In Canada, where ISPs have successfully implemented low caps and high per-gigabyte overages, we've noted how companies like Cogeco have had a difficult time providing accurate consumption tools to customers
. Of course these screw ups result in additional support costs for carriers, and and can confuse customers. In New Zealand, where caps and overages are common, the New Zealand Herald
(via Stop The Cap
) reports how broadband Telecom New Zealand over-billed and throttled its customers -- thanks to a routine network upgrade:
Telecom has reimbursed 150,000 customers whose broadband speed was slashed, as network upgrades for the much-vaunted new TiVo digital recorder service caused widespread technical problems. . . said the error was caused when Telecom's engineering partner, Juniper, was upgrading the network in preparation for TiVo's November 6 launch in New Zealand.
Whoops. It's important to note that in contrast to what the Herald story suggests, the ISP in question didn't just spontaneously discover their error and issue refunds out of altruism. Those 150,000 customers would not be seeing refunds if users of a local New Zealand user forum named Geekzone
hadn't pieced together what was happening. If you follow threads there, you'll note that for many Telecom New Zealand customers, the meter provided them frequently doesn't work, or shows incorrect usage. Users there had to make a concerted effort to get the ISP to investigate and to issue refunds.
Here in the States of course, our largest ISPs are very eager to impose this per-byte overage model, simply because it generates more revenue. Unfortunately for ISPs, they've run into strong opposition
from consumers, many of whom prefer the simplicity and lower price of flat-rate service. One of the many disingenuous ISP arguments (aside from "it's fair to grandmothers
" and "it will prevent the Internet from collapsing
") in support of this shift is that your electricity is also metered, so it just "makes sense."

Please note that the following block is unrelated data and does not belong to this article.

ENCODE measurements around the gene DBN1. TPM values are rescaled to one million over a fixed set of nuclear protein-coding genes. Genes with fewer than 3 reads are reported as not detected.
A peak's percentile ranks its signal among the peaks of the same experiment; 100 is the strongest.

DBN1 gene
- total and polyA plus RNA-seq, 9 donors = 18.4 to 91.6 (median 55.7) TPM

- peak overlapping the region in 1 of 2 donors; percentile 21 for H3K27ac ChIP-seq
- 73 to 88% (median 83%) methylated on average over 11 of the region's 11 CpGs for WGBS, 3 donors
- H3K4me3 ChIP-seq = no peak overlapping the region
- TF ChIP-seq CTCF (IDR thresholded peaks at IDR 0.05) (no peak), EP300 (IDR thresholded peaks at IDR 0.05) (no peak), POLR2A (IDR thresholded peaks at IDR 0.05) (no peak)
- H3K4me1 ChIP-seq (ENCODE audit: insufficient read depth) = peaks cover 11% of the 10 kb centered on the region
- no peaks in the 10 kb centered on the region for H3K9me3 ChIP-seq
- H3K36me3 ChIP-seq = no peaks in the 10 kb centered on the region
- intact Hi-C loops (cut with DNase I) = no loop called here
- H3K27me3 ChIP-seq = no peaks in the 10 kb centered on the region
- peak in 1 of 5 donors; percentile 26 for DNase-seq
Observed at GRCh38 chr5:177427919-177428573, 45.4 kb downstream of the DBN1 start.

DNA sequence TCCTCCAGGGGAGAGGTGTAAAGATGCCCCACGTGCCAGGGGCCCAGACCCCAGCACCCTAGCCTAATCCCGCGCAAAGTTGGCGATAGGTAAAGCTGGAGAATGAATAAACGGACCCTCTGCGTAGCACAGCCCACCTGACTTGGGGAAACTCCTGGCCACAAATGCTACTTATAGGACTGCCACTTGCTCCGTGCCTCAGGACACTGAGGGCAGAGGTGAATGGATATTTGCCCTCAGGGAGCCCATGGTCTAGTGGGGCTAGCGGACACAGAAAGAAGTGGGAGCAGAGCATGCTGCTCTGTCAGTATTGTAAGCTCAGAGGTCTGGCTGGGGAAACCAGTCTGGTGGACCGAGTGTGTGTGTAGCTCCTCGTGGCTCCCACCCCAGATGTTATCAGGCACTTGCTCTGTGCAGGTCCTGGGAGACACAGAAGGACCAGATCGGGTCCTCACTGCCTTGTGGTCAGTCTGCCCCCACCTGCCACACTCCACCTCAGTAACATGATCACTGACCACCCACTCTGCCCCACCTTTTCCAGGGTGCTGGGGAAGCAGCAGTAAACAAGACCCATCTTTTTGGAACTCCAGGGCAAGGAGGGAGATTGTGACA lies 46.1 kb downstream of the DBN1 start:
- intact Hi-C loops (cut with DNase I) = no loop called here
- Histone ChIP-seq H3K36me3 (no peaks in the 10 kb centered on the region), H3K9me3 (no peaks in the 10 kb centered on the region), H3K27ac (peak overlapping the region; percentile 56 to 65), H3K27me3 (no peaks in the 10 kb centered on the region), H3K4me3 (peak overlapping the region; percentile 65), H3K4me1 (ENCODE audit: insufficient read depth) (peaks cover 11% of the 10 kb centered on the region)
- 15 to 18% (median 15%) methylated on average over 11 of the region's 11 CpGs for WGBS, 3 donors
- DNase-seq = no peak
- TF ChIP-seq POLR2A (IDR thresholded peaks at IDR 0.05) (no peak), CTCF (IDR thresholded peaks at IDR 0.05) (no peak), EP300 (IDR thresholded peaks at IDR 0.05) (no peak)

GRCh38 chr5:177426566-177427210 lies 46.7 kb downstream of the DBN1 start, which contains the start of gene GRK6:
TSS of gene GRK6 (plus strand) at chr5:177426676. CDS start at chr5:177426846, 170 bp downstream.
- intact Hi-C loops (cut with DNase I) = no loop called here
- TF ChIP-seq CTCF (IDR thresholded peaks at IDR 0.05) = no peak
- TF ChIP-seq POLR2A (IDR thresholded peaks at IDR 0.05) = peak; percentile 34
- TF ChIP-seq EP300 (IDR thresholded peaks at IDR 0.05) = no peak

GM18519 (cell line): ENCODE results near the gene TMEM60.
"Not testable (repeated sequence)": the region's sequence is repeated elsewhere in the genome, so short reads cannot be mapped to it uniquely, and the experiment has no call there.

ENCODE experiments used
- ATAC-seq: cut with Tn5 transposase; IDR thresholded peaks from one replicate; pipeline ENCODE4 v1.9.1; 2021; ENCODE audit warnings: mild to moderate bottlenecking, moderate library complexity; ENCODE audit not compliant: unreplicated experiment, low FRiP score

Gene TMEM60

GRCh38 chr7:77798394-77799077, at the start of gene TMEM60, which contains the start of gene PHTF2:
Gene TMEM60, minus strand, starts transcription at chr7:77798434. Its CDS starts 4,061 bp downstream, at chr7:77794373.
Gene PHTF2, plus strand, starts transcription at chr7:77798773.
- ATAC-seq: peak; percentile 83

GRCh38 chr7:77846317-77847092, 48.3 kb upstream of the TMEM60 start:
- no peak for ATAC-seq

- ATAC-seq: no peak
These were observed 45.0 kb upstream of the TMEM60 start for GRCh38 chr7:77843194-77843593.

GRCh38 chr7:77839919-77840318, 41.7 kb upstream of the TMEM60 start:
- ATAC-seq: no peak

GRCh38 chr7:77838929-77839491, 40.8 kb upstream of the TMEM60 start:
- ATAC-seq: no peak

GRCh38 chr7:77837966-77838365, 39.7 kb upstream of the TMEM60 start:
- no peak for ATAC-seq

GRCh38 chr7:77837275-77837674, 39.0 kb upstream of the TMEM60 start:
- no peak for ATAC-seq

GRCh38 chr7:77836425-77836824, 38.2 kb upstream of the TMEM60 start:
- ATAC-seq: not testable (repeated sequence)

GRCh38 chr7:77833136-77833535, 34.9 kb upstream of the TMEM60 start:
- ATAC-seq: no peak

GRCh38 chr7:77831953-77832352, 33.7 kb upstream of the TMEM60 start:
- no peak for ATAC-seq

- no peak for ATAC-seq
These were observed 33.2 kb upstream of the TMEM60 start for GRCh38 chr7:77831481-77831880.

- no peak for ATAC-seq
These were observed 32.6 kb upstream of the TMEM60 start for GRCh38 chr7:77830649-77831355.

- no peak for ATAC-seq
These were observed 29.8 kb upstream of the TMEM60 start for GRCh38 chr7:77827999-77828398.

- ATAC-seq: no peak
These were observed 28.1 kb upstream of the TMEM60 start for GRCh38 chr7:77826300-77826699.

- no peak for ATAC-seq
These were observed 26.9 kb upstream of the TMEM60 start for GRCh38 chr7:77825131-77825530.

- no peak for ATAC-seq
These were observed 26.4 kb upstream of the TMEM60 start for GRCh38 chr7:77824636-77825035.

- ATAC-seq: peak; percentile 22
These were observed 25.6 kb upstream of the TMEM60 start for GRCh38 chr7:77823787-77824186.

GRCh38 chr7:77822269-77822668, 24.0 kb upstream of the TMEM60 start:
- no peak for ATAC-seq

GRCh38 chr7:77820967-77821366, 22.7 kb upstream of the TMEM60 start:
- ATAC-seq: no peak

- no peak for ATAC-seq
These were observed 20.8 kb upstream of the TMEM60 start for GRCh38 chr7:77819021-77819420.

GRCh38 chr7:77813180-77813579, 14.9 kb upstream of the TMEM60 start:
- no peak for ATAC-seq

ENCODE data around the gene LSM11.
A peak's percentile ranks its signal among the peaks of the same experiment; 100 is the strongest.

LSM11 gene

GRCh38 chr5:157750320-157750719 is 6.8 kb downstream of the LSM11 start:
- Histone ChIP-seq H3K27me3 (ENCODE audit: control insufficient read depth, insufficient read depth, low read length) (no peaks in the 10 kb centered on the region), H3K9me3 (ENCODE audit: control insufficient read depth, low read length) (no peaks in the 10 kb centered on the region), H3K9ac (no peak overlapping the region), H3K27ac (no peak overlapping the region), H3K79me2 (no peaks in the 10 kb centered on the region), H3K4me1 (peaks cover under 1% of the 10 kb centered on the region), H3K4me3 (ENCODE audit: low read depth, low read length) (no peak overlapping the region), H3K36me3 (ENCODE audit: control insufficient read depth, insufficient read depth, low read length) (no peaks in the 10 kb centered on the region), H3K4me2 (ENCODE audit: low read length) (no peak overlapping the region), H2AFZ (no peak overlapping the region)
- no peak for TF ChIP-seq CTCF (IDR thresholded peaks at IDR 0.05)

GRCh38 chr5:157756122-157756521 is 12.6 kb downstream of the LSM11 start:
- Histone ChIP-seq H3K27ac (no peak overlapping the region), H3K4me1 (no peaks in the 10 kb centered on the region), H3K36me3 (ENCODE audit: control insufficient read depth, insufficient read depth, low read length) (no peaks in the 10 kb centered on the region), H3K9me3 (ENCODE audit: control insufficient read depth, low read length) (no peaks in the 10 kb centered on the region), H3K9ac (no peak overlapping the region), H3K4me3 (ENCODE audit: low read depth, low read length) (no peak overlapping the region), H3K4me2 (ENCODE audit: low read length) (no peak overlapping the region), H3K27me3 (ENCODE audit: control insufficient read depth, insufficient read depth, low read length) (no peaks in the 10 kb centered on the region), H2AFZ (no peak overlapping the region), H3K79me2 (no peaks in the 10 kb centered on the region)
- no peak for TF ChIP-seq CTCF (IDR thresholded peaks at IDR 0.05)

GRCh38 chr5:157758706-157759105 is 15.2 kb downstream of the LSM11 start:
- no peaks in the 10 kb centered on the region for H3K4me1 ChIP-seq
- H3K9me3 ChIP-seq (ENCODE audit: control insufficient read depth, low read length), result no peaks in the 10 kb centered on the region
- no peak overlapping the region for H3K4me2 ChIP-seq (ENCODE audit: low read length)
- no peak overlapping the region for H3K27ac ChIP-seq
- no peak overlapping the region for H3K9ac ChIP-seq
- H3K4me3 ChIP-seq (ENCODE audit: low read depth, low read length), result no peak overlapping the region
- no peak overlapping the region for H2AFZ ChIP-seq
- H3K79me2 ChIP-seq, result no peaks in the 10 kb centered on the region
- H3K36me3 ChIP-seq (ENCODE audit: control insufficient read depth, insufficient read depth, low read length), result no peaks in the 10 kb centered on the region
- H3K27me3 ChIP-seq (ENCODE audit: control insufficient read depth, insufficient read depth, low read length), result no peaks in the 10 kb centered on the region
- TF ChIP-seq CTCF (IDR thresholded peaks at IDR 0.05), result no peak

Of course as we've repeatedly noted
, what ISPs want is not a fair, purely-usage based system, because they'd make no money if the nation's light users (80%+ of their customers) suddenly started paying $10 a month instead of $40. What they want is to have their cake and eat it too -- charging users per-gigabyte overages on top
of a flat monthly rate that in most cases already more than pays for the service and support being delivered.
One problem with the electricity metaphor? If carriers want to compare themselves to your local electrical utility, they'd better be ready to have their meters heavily regulated to guarantee accuracy -- just like your electricity meter. You can be sure they won't like that. In many markets the world over, ISPs fight against people independently verifying the accuracy of their meters. If U.S. ISPs want to head down this path, consumers shouldn't have to wrangle with their ISPs over meter accuracy.
You'll recall that Comcast is among several ISPs (including Time Warner Cable and AT&T) that have been considering per gigabyte overages. Comcast is clearly aware of the necessity for an accurate usage meter -- given it took them more than a year to deliver one after imposing a 250 GB cap in 2008. Comcast recently unveiled their new meter in Portland
, using a firm of their choice to determine it's accuracy. The firm they hired, of course, proclaimed proudly that the meter was accurate to within 0.5% each month.
Who'll confirm this? Nobody. Are there laws protecting consumers from abuse? Nope. Will there be? Probably not. But with an FCC that at least claims that "total transparency" is one of their top broadband issues as they craft America's very first national broadband policy, expect this to be a heated topic in 2010.